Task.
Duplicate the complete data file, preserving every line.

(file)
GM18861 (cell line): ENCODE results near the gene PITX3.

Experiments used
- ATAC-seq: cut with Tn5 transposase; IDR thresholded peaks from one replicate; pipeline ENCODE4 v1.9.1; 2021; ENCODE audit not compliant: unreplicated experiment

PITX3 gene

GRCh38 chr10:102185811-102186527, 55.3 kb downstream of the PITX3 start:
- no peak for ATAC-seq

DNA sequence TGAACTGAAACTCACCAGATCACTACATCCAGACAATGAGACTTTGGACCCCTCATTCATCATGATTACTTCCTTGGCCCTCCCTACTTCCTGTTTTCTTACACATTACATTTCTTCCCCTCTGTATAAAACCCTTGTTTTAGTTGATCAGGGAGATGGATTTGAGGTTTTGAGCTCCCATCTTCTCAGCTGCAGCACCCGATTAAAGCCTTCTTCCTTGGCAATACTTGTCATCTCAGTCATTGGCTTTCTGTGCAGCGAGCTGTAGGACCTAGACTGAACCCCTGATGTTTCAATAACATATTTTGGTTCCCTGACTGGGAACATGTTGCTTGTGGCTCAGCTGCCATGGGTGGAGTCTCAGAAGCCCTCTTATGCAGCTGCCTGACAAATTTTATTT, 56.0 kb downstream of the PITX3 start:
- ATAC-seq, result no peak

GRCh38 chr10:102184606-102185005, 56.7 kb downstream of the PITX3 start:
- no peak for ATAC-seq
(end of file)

GM18861 (cell line): ENCODE results near the gene PITX3.

Experiments used
- ATAC-seq: cut with Tn5 transposase; IDR thresholded peaks from one replicate; pipeline ENCODE4 v1.9.1; 2021; ENCODE audit not compliant: unreplicated experiment

PITX3 gene

GRCh38 chr10:102185811-102186527, 55.3 kb downstream of the PITX3 start:
- no peak for ATAC-seq

DNA sequence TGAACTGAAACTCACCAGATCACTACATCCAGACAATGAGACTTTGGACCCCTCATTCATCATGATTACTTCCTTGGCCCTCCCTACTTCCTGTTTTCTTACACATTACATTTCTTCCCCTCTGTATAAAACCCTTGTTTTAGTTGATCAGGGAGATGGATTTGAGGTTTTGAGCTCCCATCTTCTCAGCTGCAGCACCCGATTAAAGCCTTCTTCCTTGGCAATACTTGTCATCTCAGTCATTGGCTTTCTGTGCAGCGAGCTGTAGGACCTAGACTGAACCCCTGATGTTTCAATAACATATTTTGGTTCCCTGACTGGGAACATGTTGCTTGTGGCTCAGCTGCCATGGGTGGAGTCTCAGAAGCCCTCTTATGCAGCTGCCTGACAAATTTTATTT, 56.0 kb downstream of the PITX3 start:
- ATAC-seq, result no peak

GRCh38 chr10:102184606-102185005, 56.7 kb downstream of the PITX3 start:
- no peak for ATAC-seq